We are all getting older. But how we age differs from one person to the next.
While two people may share the same birth date, one may function better physically or mentally. These two people may have the same chronological age but different functional ages. With a rapidly ageing workforce there is a need to develop and implement proactive healthcare strategies to help all workers maintain good health, physical function and productivity. Our innovative personal injury profiling system (PIP) utilises a quick and non-invasive testing model to identify individual functional limitations and body imbalances. After completing this quick test we can prescribe a personalised program to address limiting factors and improve overall health and function.
Combining PIP with our onsite injury prevention clinic and health solutions will yield additional results for your workers health and wellbeing. Through participating in our injury prevention and manual handling programs your workers will begin to combat the negative effects of ageing, as they will improve movement patterns and overall physical capacity.
Proactive healthcare strategies don’t wait for workers to develop an injury before that worker gets the training, information and coaching they need to remain healthy.
Scroll down to see how ageing effects your body.
Why it Works
- Decreased number and severity of musculoskeletal injuries
- Proactive rather than reactive about ageing
- Evidence based practice
- Personal approach for workers specific issues
- Engage, educate and participate
- Safe and effective
- Muscle strength gradually declines, on average, those 51 to 55 have about 80 per cent of the strength they had in their early 30s.
- Muscles lose elasticity.
- Muscles take longer to respond.
- Bones lose calcium, making them more porous. This can lead to osteoporosis.
- Cartilage deteriorates and can lead to bone damage at the joint.
- The heart, lungs and the circulatory system’s ability to carry oxygen-filled blood decreases.
- Between age 30 and 65, functional breathing capacity is reduced by 40 per cent.
- Blood vessels lose flexibility. Arteries thicken, which can lead to hardening of the arteries, increasing the risk of high blood pressure and strokes.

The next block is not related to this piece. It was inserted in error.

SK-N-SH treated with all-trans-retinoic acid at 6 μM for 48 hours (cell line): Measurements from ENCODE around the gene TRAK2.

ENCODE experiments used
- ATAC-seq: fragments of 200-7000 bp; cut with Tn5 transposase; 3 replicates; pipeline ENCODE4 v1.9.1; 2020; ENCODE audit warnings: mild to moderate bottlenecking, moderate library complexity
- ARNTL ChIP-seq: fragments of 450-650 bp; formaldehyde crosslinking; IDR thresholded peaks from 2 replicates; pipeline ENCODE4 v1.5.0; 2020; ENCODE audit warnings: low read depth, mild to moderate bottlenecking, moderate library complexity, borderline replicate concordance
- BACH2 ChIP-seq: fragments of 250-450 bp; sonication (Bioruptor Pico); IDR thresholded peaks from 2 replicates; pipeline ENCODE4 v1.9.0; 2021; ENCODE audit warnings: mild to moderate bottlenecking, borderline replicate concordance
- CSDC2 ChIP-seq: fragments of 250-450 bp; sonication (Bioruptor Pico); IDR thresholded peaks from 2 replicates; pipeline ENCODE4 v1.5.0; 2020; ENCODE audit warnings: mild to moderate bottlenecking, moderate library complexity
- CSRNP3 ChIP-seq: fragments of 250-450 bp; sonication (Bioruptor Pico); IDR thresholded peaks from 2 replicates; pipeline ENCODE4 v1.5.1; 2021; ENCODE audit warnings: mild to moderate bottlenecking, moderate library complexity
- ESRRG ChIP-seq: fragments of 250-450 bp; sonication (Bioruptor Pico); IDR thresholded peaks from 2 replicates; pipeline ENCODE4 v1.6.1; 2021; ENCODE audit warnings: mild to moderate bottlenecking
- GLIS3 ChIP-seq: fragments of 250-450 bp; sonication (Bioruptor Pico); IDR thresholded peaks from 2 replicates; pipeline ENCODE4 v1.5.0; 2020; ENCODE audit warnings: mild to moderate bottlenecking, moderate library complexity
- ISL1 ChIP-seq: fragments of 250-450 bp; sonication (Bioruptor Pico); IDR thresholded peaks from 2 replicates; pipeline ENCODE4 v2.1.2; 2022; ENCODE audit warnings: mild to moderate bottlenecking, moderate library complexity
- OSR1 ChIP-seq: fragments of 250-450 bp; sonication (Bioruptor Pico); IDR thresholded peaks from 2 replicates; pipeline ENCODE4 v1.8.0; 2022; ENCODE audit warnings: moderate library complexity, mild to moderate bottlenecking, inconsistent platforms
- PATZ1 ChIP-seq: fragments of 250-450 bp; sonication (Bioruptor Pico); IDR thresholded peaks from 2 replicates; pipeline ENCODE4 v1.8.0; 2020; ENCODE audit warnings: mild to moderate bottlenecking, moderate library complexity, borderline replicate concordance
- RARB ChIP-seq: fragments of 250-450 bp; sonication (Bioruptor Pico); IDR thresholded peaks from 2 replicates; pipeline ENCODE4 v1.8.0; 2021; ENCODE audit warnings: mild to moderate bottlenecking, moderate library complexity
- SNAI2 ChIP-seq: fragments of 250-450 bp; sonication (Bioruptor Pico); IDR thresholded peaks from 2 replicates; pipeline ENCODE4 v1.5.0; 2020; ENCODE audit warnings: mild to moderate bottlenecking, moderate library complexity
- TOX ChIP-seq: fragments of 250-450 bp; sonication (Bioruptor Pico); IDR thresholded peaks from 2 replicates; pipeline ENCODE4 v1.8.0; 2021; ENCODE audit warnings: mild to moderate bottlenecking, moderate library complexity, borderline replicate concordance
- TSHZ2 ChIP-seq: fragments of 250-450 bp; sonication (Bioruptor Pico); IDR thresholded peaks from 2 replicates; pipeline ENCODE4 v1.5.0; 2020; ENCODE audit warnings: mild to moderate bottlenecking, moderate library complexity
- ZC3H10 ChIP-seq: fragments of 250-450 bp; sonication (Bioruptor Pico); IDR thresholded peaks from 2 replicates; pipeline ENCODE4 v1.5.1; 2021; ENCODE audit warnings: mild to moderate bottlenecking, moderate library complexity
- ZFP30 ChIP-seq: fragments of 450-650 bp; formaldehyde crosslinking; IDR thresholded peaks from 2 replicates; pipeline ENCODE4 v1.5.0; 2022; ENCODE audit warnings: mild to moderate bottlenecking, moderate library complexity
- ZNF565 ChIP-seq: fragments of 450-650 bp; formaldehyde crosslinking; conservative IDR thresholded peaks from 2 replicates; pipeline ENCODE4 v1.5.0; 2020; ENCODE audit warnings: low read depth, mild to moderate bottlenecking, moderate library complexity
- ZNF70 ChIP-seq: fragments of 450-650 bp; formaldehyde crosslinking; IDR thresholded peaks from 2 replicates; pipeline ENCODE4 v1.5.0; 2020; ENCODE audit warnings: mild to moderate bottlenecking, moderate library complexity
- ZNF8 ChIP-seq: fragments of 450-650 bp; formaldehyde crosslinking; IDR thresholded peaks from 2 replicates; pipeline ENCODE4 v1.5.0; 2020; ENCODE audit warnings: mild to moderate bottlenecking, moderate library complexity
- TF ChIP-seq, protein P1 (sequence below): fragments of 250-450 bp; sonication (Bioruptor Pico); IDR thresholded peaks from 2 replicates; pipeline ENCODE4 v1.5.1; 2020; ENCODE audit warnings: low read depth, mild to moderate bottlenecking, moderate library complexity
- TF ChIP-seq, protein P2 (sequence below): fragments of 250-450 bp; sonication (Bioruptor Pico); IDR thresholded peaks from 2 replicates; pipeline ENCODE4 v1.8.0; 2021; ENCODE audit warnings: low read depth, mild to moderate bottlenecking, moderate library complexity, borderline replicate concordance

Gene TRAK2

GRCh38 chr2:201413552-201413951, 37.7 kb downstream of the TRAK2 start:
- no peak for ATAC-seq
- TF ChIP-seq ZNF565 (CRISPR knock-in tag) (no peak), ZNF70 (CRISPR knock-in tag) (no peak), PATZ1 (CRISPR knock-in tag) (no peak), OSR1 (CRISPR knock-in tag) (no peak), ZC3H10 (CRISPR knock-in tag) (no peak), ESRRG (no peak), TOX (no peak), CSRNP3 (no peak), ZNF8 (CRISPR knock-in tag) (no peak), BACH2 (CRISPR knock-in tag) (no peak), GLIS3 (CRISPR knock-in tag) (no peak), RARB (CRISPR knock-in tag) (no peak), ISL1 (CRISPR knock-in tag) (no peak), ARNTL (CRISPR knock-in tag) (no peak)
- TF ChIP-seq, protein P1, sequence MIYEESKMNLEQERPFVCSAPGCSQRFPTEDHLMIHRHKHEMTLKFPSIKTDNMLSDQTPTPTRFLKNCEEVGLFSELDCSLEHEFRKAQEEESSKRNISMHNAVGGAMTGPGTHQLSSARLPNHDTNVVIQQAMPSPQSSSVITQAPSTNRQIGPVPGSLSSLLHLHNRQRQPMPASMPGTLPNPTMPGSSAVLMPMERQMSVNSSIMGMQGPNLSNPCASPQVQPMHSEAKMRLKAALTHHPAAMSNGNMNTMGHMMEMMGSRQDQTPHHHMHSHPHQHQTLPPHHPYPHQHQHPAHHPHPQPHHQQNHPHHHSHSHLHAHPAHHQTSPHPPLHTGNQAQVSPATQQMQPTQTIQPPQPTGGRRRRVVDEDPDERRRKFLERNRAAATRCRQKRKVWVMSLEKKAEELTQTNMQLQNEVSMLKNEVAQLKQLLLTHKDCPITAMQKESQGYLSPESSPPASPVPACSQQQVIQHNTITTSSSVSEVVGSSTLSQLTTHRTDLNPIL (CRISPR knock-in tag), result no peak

- With more constricted blood vessels, blood flow to outer parts of the body decreases. It also lessens the body’s ability to carry heat to the skin.
- The heart takes longer to return to resting level following an increase in the heart rate.
- The ability to hear and distinguish one kind of sound from another, especially high-pitched sounds, decreases with age.
- More difficulty locating the source of sounds.
- The flexibility of the lens of the eye changes, often resulting in long- sightedness, which is noticeable around age 40.
- The eye’s ability to see light gradually diminishes. The amount of light reaching the back of the eye can decline by up to 75 per cent between ages 20 and 50.
- The macula, a light- sensitive point at the back of the eye, works less effectively.
- Sharpness of vision for stationary objects does not decline significantly before age 60. The ability to see moving targets, sideways and in-and- out motions can begin to decline at a much younger age.
- The skin stretches less easily.
- Secretion of oil and sweat declines.
- While mental processes are at their height when people are in their 30s and 40s, these abilities decline only very slightly in the 50s and 60s. A decline may not be noticeable until people are 70 or older.
- The amount of change varies greatly from one person to the next.
- The sensory system carries messages to the brain and the motor control system carries messages from the brain to parts of the body performing an activity.
- A decrease in the size and flexibility of muscles and a reduction in central and outer nerve fibres occur with age.